Supporting Pratt is Avatar/Star Trek‘s Zoe Saldana as Gamora, heartthrob Bradley Cooper voicing the raccoon Rocket, WWE‘s Dave Bautista as the beefy Drax and Fast and Furious‘ Vin Diesel as the voice of the tree alien Groot. The Hobbit‘s Lee Pace is the creepy villain Ronan, and Michael Rooker plays Yondu Udonta, the leader of another band of thieves who tangles with Star Lord throughout the movie. Cooper easily steals the show as the coarse talking Rocket, who’s quickly offended at being called things like “rodent” and “hamster” and will readily blow someone away for making that mistake. Pratt channels the comedic energy of his Parks character into Star Lord, but balances the needed heroism and seriousness to make his leading role work as well as it does. However, if Guardians wasn’t such a delightfully fun sci-fi adventure, he’d probably prove to be sorely miscast.
The only downside to the film is really within its content (and I may have given it a solid 5/5 if it weren’t for that). It’s a pretty violent film at times (yet not nearly as jarring as Captain America: The Winter Soldier or the recent and very bloody Hercules), even if it’s seldom very graphic, but the language and occasional crude reference is most unfortunate. Pratt stops short of saying “What the f—” by just halting his mouth before making the start of the “F” word (it’s unmistakable what he was going to say), while there are a few uses of the “S” and “a” word, a couple of “d*ck,” 2 exclamations of “G-d” (“Good G-d” and “For G-d’s sakes) and the rest mostly being “h*ll.” Then there are several references to Star Lord having many fleeting flings with women throughout the galaxy in his life, with a gag about how dirty Gamora thinks his ship is leading to him saying a black light would reveal just how gross it really is. Some other sexual jokes are made (but nothing too direct), and the alien body count is definitely high. An infinity stone, when grasped, causes the flesh on characters to crack and start to float off of their bodies before exploding, and we see one prolonged moment where this happens to multiple characters all while screaming intensely in agony. (That has a positive outcome, but it’s still an intense scene.) All in all, it’s not a family film, so the younger ones should be left home (The couple in front of us had a toddler and an infant and it is highly inappropriate for those ages especially).
As a part of Marvel’s cinematic “Phase 2,” Guardians of the Galaxy is very loosely integrated — unless you’re really paying attention. Thanos was the mysterious figure shown in profile only at the end of Avengers and he makes his first full-on appearance here, voiced by Josh Brolin (the character is mostly CG), setting him up further for future films. Benico Del Toro reprises his role as The Collector, who appeared in the closing scenes of Thor: The Dark World. These snippets rope Galaxy into the string of Marvel films, but it’s more likely that we’ll see just how much this fits into the context of the already-established cinematic Marvel universe in succeeding films. Guardians ends with a promise that “The Guardians of the Galaxy Will Return” and a projected date for the release of a sequel has already been set by Marvel for 2017.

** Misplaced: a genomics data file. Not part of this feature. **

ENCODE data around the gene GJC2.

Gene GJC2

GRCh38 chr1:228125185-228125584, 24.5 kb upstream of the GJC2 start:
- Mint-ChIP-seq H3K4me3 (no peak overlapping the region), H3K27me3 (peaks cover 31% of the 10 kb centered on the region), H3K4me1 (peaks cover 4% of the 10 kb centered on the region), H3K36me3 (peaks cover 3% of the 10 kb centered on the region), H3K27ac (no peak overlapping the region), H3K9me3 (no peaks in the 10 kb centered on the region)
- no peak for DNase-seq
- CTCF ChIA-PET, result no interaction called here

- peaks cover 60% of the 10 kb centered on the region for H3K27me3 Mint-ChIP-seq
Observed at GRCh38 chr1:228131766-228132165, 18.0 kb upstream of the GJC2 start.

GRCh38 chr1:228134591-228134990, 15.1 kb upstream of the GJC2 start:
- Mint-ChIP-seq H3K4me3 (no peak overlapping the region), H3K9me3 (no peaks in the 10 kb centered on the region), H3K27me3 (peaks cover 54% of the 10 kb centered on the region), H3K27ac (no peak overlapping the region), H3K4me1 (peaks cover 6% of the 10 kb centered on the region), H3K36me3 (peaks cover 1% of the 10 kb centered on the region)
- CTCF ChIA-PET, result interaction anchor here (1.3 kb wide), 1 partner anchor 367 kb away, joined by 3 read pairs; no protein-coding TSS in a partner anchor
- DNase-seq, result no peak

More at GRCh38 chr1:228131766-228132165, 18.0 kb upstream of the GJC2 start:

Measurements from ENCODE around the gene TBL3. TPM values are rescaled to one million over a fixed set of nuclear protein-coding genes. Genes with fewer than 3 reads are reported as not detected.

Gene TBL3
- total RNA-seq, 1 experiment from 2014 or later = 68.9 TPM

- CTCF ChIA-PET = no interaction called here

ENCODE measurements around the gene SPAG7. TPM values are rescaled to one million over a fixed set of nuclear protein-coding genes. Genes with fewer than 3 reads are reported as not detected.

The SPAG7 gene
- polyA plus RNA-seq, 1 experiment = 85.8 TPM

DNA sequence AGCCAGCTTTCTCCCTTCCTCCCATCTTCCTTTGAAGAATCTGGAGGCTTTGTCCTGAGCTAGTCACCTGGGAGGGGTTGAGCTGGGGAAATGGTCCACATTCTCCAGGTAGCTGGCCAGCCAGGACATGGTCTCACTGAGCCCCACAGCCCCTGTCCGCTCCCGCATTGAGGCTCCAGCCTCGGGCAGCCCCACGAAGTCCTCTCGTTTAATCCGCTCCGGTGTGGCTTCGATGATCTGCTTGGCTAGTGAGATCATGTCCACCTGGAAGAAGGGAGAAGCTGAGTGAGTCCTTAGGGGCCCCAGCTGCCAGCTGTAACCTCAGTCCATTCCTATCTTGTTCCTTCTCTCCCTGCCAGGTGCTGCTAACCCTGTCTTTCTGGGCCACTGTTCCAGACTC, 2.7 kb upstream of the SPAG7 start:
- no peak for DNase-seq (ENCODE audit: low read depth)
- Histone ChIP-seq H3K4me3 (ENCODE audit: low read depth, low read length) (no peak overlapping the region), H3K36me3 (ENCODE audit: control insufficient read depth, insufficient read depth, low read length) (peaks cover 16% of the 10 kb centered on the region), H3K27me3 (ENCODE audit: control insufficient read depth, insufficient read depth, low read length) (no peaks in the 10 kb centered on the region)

Guardians of the Galaxy is a wonderful cinematic surprise. It’s about as fun as popcorn films can get these days, and it’s also visually exciting too. (And man, Pratt is 2 for 2 this year with the wonderful LEGO Movie being his other big hit this year, as he voiced the main character in it.) It’s one of those movies that has so much going on and so much meat to its imaginative world, that multiple viewings are necessary to really take in all it has to offer. And before the film reached its equally fun finish, I already couldn’t wait to see it again. Marvel has continued to raise the bar on itself this year. (For those wondering about a post-credits additional scene, there is one, but it’s quite silly and adds absolutely nothing to the film or the Marvel universe. It’s a cameo from another comic book character that suffered from a horrifyingly bad 1986 cinematic adaptation. It probably is not worth staying in the theater and waiting for.)
– John DiBiase, (reviewed: 8/2/14)
Parental Guide: Content Summary
Sex/Nudity: We see the bare side of Ronan lying on the ground and a darkened view of his bare butt from a distance as he gets dressed; Women are often shown wearing tight attire or outfits showing cleavage; Drax calls Gamora a whore; Gamora tells Peter she won’t be seduced by his “pelvic sorcery” (or something like that); Peter brags about sleeping with various female races. Drax later refers to him as “The One Who Laid with a” (and names the race of one of them). Peter defensively adds that it just happened once; Gamora complains about Peter’s ship being so filthy and he proudly jokes that she would be surprised just how gross it is, and that if you shined a blacklight on the walls it’d look like a Jackson Pollock painting (meaning bodily fluids are probably dried on the walls); When Peter and Gamora fall into a room, he lands on top of her (clothed) and the two seem to almost share a romantic moment but he ruins it with a joke and she pushes him away; and some other innuendo.